Assessment

National Assessment Will Evaluate Students’ Knowledge of Economics

By Michelle Galley — October 17, 2001 3 min read
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For the first time ever, the federal government plans to begin testing groups of students from around the country to gauge their understanding of economics.

“We want to start making sure that students know the basics of the American economic system and the way it relates to the rest of the world,” said Mark D. Musick, the chairman of the governing board that oversees the National Assessment of Educational Progress. The congressionally mandated assessment, overseen by the National Center for Education Statistics, tests samples of students in a variety of academic subjects.

NAEP recently awarded a $971,000 contract to the American Institutes for Research, a private non-profit organization in Washington, to prepare the framework for the economics assessment. The New York City-based National Council on Economic Education, which promotes study of the subject in schools, and the Council of Chief State School Officers, based in Washington, will work with AIR to develop the assessment.

Those organizations will consult with a group of “consensus committees” made up of college professors, civic leaders, business executives, curriculum designers, high school economics teachers, parents, and the general public on what should be covered in the tests and how much weight should be given to different elements of economics.

NAEP officials said the economics assessment, which is scheduled to be administered in 2005, will measure for the first time how well students grasp the basic principals of economics, including topics such as the role of interest rates in a free-market economy, theories of supply and demand, and the complex forces that lead to inflation and recession.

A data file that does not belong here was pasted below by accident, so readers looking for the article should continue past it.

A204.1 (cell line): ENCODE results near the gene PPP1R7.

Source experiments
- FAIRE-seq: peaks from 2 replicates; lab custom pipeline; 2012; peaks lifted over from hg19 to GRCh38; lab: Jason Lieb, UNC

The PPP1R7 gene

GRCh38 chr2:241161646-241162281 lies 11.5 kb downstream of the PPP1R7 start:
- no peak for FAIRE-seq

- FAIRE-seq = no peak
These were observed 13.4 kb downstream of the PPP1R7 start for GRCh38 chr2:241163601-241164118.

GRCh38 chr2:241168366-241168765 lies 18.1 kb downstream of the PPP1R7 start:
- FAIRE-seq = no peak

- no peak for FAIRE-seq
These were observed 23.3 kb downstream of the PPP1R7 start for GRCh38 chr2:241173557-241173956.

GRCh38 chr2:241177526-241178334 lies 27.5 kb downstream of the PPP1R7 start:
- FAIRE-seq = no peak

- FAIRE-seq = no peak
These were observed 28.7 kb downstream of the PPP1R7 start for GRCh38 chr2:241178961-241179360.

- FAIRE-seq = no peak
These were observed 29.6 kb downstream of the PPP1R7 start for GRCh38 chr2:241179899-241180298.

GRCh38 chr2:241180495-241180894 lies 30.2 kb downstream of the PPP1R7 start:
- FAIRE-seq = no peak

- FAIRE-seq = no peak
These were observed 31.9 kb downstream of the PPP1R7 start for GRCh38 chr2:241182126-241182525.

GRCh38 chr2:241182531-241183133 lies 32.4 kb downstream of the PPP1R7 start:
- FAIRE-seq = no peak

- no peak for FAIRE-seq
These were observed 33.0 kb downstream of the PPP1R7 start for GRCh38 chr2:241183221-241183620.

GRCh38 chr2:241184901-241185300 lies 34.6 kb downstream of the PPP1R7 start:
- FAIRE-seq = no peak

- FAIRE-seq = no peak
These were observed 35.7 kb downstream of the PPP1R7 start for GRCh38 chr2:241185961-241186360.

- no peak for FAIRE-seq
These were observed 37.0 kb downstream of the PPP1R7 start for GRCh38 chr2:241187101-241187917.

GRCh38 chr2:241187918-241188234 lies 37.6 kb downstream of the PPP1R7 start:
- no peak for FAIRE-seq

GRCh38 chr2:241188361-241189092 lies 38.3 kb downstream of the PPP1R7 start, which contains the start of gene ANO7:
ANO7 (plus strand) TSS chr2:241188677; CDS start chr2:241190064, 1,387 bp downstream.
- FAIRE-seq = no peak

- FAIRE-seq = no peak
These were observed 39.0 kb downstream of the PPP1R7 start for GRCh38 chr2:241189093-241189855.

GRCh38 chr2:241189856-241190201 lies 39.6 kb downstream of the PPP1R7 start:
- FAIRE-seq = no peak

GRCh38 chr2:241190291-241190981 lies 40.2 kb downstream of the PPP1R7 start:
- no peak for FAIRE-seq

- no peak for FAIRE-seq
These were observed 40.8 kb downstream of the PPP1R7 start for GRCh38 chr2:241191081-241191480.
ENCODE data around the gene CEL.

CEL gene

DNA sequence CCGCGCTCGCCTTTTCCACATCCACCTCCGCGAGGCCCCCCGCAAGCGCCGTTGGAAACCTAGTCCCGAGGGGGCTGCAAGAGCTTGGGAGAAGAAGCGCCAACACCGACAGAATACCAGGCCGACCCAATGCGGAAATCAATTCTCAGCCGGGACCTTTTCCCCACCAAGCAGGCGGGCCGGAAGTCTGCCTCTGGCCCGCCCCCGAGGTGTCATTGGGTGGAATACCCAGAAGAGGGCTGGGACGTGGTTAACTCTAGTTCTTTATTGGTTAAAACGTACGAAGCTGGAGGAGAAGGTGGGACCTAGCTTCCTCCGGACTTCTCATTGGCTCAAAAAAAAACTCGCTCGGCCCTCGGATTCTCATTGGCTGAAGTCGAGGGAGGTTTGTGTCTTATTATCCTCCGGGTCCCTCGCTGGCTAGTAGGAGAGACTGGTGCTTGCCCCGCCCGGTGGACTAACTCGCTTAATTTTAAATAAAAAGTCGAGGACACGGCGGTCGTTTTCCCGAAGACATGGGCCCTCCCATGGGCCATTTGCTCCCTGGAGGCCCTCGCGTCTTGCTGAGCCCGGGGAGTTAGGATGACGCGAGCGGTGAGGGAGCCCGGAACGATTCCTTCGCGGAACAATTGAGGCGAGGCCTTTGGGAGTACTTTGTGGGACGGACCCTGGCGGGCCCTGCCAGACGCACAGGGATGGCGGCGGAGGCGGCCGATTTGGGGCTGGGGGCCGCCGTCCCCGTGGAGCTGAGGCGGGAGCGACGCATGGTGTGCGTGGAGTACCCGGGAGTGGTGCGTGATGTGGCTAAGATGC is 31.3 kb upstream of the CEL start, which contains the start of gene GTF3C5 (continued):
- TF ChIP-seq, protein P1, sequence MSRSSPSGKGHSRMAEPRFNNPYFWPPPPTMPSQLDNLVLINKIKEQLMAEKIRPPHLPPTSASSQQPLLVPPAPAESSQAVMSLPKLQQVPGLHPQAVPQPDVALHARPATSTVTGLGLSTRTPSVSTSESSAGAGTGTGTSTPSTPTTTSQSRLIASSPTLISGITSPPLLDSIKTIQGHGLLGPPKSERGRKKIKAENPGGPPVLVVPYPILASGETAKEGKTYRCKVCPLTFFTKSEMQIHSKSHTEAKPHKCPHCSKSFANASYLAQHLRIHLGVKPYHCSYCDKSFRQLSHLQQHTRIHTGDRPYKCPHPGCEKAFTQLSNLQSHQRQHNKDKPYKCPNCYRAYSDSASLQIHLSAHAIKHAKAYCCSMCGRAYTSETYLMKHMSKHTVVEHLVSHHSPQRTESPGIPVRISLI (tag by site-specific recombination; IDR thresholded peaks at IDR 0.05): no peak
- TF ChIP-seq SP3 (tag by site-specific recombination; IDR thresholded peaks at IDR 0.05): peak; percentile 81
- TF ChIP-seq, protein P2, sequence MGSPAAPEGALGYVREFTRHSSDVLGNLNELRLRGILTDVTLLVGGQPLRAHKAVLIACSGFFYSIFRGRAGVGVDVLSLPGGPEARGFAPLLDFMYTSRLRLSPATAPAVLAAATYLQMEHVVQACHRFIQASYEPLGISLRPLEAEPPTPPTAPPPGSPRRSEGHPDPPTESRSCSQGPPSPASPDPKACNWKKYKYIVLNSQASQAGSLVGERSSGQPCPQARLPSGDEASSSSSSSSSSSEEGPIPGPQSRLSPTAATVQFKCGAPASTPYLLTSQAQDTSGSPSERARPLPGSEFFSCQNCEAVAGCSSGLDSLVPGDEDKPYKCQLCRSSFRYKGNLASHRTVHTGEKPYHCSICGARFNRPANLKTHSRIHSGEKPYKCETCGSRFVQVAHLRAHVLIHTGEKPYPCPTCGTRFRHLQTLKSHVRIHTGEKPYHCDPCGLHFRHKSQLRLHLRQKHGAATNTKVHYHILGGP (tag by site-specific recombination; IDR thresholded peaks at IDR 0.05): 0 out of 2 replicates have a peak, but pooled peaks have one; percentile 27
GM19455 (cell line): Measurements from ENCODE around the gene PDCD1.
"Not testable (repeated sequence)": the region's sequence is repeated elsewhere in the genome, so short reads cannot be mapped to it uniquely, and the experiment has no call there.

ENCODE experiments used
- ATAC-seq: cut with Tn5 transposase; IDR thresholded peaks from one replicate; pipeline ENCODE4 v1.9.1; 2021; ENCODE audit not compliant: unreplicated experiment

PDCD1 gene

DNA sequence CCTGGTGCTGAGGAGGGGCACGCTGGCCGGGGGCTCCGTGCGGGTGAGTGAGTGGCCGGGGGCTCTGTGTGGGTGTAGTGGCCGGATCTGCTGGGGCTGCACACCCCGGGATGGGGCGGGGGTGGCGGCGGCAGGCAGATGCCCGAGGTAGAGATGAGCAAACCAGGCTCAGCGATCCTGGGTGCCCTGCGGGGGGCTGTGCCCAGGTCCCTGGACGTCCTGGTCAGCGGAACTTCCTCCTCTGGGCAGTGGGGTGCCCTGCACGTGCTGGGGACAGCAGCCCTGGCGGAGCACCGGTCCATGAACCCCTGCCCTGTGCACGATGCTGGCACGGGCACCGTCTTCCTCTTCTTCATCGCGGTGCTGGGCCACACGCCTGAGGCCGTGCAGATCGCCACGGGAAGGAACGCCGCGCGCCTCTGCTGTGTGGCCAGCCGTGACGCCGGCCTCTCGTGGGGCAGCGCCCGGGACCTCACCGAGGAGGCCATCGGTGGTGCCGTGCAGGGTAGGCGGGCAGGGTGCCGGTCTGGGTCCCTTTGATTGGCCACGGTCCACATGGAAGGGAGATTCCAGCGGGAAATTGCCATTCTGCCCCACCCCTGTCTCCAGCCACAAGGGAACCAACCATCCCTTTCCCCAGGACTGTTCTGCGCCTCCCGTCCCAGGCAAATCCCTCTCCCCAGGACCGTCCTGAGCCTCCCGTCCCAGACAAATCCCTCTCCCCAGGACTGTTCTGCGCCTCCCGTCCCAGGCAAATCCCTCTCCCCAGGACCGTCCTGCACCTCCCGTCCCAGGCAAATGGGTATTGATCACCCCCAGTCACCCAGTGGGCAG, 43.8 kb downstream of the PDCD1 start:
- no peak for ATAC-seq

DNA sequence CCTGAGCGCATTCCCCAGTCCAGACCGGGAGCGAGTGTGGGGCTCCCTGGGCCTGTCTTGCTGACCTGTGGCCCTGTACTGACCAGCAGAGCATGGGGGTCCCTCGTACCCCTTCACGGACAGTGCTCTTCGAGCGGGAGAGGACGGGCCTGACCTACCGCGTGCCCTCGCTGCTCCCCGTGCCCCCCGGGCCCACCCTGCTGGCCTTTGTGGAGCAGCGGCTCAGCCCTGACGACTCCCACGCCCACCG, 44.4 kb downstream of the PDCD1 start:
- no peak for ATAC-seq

Rising Interest

Though economics has not traditionally been part of the core curriculum in most schools, a growing number of schools are offering the subject, according to Robert Duvall, the president of the National Council on Economic Education. Mr. Duvall pointed out that 48 states and the District of Columbia have adopted standards for the teaching of economics.

“Almost all of the states now recognize economics as one of the things that ought to be taught,” Mr. Duvall said. “This assessment will tell us how well it is being taught and in what depth.”

With the new test focusing more attention on the subject, Mr. Duvall predicts that many schools not offering economics now will probably offer it soon enough.

“I think this will intensify the push on the part of legislators, parents, educators, business leaders, and employers to continue to improve on the breadth and depth of economic education in this country,” he said.

Many Subjects Tested

In recent years, the periodic national assessment of 12th graders has been given to about 10,000 students in 400 schools. Performance levels are broken into three categories: basic, proficient, and advanced.

NAEP tests, which were established in 1969, have been administered periodically in more than a dozen subjects, including reading, writing, mathematics, science, U.S. and world history, and the arts. Reading and writing tests are given nationally and on the state level, with states participating voluntarily, on a four-year cycle. Most states choose to participate.

Last year, the National Assessment Governing Board decided to add a foreign-language assessment for the first time. That test, which will measure students’ knowledge of Spanish, is scheduled for 2003.

The economics test will be given to 12th graders in public and private schools the same year the NAEP assessment in world history and civics is scheduled to be administered.

NAEP officials delayed the use of the civics test for two years because of funding difficulties. (“NAGB Delays Civics Test as Possible Other Testing Strains Budget,” July 11, 2001.)

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